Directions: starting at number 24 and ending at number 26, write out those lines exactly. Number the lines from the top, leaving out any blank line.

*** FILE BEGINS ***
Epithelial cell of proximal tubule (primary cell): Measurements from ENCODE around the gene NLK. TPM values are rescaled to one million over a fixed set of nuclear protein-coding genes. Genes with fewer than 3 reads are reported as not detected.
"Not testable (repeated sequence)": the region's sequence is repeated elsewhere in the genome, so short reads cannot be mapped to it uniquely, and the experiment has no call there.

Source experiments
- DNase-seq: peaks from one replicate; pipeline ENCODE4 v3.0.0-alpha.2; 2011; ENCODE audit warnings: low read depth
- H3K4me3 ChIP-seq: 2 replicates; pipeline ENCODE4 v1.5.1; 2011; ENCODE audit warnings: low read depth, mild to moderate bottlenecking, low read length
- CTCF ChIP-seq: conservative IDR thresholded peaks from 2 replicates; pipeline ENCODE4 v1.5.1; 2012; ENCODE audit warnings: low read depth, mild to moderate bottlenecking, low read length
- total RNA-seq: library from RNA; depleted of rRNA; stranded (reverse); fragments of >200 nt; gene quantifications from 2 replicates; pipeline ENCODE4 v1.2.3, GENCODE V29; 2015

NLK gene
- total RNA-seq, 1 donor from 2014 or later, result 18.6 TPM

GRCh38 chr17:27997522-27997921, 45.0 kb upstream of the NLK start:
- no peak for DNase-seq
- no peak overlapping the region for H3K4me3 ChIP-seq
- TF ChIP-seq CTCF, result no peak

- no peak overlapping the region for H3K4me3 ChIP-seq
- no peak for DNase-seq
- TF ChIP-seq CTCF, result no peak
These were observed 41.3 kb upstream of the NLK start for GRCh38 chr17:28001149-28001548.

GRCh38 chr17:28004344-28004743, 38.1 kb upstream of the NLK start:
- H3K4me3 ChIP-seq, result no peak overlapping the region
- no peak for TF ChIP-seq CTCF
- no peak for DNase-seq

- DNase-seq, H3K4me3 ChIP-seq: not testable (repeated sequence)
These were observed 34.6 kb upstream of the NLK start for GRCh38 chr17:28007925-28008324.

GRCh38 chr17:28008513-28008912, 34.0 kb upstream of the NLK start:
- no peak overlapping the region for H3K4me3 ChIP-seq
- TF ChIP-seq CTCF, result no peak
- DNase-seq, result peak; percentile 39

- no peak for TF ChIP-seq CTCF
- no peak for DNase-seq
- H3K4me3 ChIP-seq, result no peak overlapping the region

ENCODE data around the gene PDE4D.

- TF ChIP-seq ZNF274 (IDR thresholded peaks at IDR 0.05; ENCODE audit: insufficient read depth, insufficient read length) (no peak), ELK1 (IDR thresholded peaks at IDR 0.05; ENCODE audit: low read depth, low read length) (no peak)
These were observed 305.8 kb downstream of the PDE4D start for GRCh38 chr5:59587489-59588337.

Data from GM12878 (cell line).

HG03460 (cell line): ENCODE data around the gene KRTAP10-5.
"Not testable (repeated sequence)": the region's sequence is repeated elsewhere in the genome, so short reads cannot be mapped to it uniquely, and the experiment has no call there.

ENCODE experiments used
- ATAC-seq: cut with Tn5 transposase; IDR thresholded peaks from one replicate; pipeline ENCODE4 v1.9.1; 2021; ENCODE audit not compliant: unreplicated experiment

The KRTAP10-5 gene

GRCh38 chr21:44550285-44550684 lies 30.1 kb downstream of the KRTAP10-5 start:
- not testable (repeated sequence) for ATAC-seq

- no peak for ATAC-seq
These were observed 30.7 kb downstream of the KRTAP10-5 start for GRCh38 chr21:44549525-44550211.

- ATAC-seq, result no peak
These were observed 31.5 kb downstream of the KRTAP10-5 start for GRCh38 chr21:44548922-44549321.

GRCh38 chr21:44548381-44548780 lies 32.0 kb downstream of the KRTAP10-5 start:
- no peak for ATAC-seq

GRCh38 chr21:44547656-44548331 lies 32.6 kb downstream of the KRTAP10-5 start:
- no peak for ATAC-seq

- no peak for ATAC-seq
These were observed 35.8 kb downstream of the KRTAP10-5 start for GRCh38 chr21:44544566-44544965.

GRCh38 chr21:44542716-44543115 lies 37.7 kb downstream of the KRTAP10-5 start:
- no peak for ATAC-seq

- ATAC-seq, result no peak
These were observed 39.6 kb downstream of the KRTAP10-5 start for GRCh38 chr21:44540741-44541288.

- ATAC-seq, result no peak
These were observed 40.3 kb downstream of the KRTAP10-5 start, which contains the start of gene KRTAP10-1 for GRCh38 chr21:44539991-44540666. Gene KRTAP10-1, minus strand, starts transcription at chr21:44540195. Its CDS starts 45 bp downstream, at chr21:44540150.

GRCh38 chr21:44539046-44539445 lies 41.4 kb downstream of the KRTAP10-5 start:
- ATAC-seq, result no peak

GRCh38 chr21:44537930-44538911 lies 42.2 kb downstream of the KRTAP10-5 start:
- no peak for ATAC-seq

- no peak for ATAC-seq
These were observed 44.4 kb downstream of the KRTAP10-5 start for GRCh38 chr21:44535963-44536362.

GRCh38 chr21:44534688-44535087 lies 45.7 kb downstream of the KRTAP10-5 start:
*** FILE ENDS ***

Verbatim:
GRCh38 chr17:28008513-28008912, 34.0 kb upstream of the NLK start:
- no peak overlapping the region for H3K4me3 ChIP-seq
- TF ChIP-seq CTCF, result no peak